Celebrate Spring With Lavender Hot Cocoa

Lavender Hot Cocoa

Lavender is a flowering plant of the mint family and has been used for centuries in the preparation of food either by itself or as an ingredient of Herbs de Province – an herb combination which captures the flavors of the sunny south of France. 

Lavender delivers a floral, slightly sweet and elegant flavor.  Given its versatility, and decadent flavor, we have decided to pair Lavender with our famous Hot Cocoa Mix to create a one of a kind flavor.  Momo Cocoa's Lavender Cocoa Mix infuses an aromatic lavender flavor with our rich and creamy cocoa.  The perfect summer blend.  Try it iced, with a scoop of vanilla ice cream, or simply straight off the stove.



This recipe works hot or cold, and is a hit at every farmers market we attend! 


1 oz. Momo Cocoa Lavender Cocoa Mix
8 oz. milk of choice (dairy or non-dairy)
2 oz. cold brew coffee concentrate, espresso, or strong coffee
Whipped cream to taste


Add Momo Cocoa Lavender Cocoa to milk.  Blend in blender or hand mix.  Heat gently on stove if desired.
Add coffee to tall glass or mug.
Add blended Momo Cocoa Lavender Cocoa.
Whipped cream & sprinkled cocoa mix to taste.

A Brief History Of Lavender

Lavender Hot Cocoa

The name lavender is derived from the Latin verb lavare —to wash. Believed to be indigenous to mountainous areas of the countries bordering the western European Mountainous region. The first American lavender plants made their way to America shortly after the first European settlers came ashore.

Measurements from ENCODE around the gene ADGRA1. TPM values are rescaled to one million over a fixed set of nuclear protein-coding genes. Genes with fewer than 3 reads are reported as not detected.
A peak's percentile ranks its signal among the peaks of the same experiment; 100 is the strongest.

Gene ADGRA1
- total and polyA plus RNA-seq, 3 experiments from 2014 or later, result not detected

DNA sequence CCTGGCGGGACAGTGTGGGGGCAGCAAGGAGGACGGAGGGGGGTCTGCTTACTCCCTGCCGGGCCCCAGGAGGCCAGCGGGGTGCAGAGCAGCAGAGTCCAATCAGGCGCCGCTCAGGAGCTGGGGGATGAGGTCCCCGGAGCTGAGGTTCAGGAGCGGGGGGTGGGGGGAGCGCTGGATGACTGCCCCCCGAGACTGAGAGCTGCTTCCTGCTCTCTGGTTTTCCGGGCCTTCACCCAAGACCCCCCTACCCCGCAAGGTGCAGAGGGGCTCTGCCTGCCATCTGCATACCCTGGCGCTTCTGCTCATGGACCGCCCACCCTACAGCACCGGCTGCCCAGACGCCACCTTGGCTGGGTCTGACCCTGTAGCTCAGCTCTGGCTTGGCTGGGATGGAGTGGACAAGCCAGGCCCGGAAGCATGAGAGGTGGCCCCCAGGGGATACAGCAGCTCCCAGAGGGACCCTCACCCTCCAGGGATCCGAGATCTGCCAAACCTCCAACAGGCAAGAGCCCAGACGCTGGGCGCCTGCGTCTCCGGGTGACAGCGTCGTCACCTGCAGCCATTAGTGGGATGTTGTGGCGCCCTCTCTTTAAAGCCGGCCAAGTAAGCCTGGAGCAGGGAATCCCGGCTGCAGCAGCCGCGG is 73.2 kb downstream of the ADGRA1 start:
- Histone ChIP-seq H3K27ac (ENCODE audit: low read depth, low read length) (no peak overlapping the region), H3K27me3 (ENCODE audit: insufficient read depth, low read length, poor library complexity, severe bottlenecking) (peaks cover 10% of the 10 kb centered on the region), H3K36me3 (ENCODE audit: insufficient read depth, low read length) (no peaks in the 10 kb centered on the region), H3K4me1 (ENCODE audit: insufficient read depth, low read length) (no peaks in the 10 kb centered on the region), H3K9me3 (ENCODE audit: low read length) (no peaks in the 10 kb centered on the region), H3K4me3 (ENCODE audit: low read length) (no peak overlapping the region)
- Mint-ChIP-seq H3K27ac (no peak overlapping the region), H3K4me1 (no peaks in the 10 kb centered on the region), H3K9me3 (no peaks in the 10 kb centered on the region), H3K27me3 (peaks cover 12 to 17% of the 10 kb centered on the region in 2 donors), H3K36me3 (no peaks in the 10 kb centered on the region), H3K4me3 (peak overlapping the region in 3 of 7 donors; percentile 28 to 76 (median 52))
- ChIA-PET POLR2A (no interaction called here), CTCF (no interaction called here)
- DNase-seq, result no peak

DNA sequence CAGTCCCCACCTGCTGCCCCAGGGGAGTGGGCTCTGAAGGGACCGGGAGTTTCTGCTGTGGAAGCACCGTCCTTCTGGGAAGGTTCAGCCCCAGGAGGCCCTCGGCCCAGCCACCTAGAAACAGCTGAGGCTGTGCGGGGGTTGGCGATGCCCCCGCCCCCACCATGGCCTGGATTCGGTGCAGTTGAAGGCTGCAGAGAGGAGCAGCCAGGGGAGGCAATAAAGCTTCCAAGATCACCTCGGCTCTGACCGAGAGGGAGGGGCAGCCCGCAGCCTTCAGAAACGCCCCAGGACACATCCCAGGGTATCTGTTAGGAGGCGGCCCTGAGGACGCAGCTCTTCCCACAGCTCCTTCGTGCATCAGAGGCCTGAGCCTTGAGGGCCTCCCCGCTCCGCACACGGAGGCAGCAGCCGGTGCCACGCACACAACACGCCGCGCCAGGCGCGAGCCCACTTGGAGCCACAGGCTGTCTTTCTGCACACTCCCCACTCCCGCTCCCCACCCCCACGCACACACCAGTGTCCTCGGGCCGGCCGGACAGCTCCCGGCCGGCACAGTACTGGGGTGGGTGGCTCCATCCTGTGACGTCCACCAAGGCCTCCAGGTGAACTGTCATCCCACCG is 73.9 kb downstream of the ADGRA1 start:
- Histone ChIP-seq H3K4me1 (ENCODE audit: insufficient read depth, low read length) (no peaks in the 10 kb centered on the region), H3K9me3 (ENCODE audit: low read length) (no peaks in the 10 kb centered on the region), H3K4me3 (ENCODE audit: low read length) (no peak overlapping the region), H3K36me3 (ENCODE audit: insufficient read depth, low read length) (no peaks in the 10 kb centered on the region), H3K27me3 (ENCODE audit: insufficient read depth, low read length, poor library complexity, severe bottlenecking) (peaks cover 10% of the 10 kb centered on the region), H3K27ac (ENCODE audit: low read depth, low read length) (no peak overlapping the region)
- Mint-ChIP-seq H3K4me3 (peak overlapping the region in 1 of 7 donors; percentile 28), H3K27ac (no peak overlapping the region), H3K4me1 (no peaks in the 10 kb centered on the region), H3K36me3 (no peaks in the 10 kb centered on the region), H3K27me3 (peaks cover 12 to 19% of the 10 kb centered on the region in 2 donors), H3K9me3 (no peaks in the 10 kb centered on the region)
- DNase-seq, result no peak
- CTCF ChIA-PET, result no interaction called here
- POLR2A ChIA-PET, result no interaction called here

Made popular for its soothing and calming effects.  Records date lavender use as far back as 2,500 years ago. The early uses of lavender were at least as numerous as today's, but they tended to be more of a medicinal nature. In the 1652 book The English Physician, Culpeper wrote, "two spoonfuls of the distilled water of the flowers taken helpeth them that have lost their voice; as also the trembling and passions of the heart, and faintings and swoonings."

The Uses Of Lavender

Lavender Flavor

Lavender is generally grown commercially for extraction of its oil from its flowers. The oil is obtained through a steam based distillation process.

Lavender is known for its soothing qualities and has been used to treat hyperactivity, insomnia, headaches, toothaches, sore joints, and various digestive issues. It was also used to ward off diseases such as the plague and cholera. In 17th century London, people tied small bunches of lavender to their wrists to prevent deadly diseases. 

In addition to the flowers many uses, Lavender oil is used as a disinfectant, an antiseptic, an anti-inflammatory and for aromatherapy. An infusion of Lavender is claimed to soothe and heal insect bites, sunburn and small cuts, burns and inflammatory conditions and even acne. Lavender oils are also used for internal medical conditions, among others indigestion and heartburn.

Lavender oil is said to soothe headaches, migraines and motion sickness when applied to the temples. It is frequently used as an aid to sleep and relaxation.

Dried Lavender flowers are used extensively as fragrant herbal filler inside sachets - to freshen linens, closets and drawers. As an air spray, it is used to freshen in practically any room. Dried lavender flowers have also become popular for use at weddings as decoration, gifts and as confetti for tossing over the newlyweds.


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